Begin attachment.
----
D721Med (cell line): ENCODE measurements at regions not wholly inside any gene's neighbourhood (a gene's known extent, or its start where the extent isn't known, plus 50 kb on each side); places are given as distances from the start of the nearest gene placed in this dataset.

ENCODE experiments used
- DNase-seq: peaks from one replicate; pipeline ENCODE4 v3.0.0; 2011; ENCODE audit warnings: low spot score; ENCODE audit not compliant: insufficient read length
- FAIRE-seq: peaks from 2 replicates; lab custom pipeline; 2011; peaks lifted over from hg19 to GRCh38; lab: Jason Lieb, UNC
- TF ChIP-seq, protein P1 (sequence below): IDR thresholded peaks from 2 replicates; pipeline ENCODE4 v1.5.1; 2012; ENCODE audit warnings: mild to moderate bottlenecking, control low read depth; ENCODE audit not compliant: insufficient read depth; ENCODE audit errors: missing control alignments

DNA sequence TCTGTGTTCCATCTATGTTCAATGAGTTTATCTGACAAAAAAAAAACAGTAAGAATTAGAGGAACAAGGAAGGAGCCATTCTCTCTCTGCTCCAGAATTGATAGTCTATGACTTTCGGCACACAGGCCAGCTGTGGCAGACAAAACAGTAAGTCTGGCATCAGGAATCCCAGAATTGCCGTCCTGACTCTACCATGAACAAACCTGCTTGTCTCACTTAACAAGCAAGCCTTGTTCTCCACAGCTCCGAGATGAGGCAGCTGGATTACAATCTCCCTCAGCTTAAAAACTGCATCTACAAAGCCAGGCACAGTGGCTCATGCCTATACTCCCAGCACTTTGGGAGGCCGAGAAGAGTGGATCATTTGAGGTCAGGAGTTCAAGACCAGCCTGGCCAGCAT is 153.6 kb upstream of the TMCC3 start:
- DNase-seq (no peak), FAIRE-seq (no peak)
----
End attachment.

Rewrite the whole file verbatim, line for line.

D721Med (cell line): ENCODE measurements at regions not wholly inside any gene's neighbourhood (a gene's known extent, or its start where the extent isn't known, plus 50 kb on each side); places are given as distances from the start of the nearest gene placed in this dataset.

ENCODE experiments used
- DNase-seq: peaks from one replicate; pipeline ENCODE4 v3.0.0; 2011; ENCODE audit warnings: low spot score; ENCODE audit not compliant: insufficient read length
- FAIRE-seq: peaks from 2 replicates; lab custom pipeline; 2011; peaks lifted over from hg19 to GRCh38; lab: Jason Lieb, UNC
- TF ChIP-seq, protein P1 (sequence below): IDR thresholded peaks from 2 replicates; pipeline ENCODE4 v1.5.1; 2012; ENCODE audit warnings: mild to moderate bottlenecking, control low read depth; ENCODE audit not compliant: insufficient read depth; ENCODE audit errors: missing control alignments

DNA sequence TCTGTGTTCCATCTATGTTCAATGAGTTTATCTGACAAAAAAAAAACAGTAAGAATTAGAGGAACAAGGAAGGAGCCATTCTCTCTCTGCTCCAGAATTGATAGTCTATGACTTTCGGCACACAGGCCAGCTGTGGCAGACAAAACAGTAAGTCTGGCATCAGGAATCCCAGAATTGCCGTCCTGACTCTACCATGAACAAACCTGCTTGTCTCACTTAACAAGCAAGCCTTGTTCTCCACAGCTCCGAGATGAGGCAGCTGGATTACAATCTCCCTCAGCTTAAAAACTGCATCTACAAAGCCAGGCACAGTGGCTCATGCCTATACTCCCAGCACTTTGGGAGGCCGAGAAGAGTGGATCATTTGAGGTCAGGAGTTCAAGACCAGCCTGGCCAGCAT is 153.6 kb upstream of the TMCC3 start:
- DNase-seq (no peak), FAIRE-seq (no peak)